In a content management system, moderators have to approve changes to existing articles. Currently the system shows the old and the revised version of the text in plain text. It is a pain to find the actual differences.

In GoogleDocs, there is a 'Compare revisions' feature which highlights the differences between two documents.

If there a free component out there that does the same thing?

If not, would you write such a component in JavaScript or on the server side?

All the usual diff tools are desktop applications.


John Resig wrote one in JavaScript that looks interesting.

Here it is.

  • Very nice. – Sampson Sep 5 '09 at 20:25
  • If it is good enough for Mr. Resig, it is good enough for me. Small and usable on the client regardless what's on the server. Thanks. – Peter Hahndorf Sep 5 '09 at 21:24

Try Pretty Diff tool. It is based upon jsdifflib, but is enhanced to highlight per character differences and rebuilt for speed. It also compares minified code to unminified code. It is entirely written in JavaScript and supports JavaScript, CSS, and XML/XHTML input.



jsdifflib looks like an interesting javascript-based client side library. I would lean strongly toward a client-side implementation if it provided the features that you needed. Why tax your servers on presentation logic when you're already handing the client the data anyway?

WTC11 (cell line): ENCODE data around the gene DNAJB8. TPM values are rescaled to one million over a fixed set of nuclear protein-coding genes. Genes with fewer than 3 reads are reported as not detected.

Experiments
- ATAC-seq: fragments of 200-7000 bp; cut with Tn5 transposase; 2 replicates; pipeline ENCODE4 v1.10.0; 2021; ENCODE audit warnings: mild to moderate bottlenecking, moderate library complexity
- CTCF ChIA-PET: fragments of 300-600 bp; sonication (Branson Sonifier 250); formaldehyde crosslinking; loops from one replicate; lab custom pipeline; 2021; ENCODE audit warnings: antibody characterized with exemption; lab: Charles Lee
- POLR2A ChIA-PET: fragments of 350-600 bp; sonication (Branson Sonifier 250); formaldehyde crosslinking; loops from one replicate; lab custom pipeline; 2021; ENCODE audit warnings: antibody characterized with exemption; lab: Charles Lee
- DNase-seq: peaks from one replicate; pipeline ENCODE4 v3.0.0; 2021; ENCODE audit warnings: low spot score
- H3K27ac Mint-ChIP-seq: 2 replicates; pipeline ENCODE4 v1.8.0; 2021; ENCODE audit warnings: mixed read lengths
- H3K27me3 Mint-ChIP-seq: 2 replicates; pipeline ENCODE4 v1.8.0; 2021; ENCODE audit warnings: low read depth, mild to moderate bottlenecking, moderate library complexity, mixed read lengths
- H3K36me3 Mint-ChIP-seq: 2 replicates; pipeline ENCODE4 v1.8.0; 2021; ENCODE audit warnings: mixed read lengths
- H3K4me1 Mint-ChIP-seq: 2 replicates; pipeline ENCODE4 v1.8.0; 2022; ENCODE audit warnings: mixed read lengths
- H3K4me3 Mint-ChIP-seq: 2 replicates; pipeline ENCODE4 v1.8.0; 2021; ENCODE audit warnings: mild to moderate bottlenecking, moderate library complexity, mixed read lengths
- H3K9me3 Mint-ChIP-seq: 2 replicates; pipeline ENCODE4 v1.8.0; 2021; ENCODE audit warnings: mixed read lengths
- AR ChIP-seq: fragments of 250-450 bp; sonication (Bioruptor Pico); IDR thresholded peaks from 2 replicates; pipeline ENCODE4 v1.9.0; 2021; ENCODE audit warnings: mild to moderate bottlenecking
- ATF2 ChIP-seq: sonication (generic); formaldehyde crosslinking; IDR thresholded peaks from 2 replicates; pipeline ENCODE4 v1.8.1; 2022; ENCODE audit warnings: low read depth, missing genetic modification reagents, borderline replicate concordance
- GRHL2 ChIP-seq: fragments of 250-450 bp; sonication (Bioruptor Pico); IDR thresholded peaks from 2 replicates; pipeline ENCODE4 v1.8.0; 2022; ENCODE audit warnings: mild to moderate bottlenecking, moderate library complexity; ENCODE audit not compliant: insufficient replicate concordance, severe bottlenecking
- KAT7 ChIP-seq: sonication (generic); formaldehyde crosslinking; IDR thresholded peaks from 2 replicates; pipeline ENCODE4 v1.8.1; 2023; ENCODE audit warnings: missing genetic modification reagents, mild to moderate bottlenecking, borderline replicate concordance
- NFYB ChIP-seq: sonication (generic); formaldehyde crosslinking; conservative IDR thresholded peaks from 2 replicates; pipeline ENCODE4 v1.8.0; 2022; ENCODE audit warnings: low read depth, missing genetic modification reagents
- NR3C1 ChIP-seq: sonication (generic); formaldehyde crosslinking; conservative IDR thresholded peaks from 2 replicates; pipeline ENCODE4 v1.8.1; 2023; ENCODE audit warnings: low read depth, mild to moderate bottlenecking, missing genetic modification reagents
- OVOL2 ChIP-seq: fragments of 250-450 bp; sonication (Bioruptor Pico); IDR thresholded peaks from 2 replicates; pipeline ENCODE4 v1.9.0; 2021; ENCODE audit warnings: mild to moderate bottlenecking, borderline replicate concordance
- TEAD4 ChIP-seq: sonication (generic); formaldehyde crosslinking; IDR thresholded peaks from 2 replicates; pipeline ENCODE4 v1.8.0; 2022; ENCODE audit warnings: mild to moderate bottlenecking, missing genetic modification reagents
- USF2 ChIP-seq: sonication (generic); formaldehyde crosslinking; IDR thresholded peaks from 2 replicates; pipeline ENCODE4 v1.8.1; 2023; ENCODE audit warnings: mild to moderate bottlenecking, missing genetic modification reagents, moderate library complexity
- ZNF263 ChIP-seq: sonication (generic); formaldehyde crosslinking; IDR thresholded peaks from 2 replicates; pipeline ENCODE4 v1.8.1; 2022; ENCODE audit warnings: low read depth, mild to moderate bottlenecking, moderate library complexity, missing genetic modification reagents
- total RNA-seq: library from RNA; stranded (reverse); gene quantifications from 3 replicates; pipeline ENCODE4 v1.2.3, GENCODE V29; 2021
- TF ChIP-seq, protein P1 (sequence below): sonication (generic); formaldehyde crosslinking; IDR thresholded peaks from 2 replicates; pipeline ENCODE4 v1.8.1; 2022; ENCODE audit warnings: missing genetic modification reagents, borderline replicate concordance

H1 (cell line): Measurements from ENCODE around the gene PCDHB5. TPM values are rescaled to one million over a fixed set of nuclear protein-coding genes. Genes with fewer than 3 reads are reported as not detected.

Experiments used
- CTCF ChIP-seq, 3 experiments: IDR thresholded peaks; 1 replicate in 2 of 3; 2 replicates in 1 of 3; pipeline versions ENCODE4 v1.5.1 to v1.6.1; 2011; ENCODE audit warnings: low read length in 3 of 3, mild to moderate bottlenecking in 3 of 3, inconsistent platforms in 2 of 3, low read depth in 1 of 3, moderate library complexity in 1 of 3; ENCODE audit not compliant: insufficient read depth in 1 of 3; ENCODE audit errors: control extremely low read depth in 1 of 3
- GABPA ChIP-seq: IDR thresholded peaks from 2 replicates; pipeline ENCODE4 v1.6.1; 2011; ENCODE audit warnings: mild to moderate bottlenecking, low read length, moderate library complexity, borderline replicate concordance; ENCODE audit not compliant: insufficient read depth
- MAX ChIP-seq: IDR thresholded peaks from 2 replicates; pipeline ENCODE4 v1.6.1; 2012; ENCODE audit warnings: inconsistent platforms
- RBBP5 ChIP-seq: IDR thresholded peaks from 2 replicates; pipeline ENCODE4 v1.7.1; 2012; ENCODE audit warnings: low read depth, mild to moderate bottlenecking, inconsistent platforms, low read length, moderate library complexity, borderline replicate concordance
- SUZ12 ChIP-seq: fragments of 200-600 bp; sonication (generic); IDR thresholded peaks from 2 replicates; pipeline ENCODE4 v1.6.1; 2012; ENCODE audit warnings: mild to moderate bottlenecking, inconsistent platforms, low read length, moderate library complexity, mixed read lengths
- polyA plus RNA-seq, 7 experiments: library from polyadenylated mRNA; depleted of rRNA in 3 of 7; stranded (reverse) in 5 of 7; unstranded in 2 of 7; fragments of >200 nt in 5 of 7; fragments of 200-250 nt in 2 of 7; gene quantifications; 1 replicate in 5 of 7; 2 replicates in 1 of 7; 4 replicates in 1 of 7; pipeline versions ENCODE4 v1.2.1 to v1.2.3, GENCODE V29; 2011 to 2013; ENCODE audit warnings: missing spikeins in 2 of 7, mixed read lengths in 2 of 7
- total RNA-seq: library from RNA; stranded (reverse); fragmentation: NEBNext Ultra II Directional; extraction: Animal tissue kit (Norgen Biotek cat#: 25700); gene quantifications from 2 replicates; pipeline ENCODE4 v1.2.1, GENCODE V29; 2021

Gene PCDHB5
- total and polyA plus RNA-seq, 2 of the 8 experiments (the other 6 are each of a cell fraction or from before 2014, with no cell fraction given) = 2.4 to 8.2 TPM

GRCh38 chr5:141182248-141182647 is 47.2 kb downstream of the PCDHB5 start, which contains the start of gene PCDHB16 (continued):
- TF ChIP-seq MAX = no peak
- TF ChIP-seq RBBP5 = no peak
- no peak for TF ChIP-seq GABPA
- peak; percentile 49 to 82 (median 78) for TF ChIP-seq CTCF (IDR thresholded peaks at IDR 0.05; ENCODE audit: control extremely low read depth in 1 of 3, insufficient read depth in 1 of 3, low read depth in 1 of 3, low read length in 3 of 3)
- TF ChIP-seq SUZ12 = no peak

• After implementing this I realized that if the article is like 100k with small changes, the user has to download 200k of text or which only 100k are displayed. So if you have large content pieces it may be better to do the diffing on the server. – Peter Hahndorf Sep 6 '09 at 14:43
  • Yes, that is the other side of it. – David Berger Sep 7 '09 at 2:14

If you're working with PHP, you may find SimpleDIFF to be helpful.


The Diff, Match and Patch Library is available with an identical API in JavaScript, Java, C#, Python, and other languages. (It seems to have been and may still be the one used in Google Docs.)

There is an online demo of the HTML output of the diff'ing options.

Given the identical API available on both client- and server-side languages, it should be easier to make a switch between them should you decide you want to...


Check out the JavaScript diff library wikEd diff. It is used on Wikipedia in the gadget wikEdDiff for exactly the asked purpose to compare revisions of articles. The free (public domain) library can detect and highlight block moves, works on the word/character level, and spits out a nicely formatted text with insertions, deletions, moved blocks, and their original positions marked up. See the online demo to play with settings.

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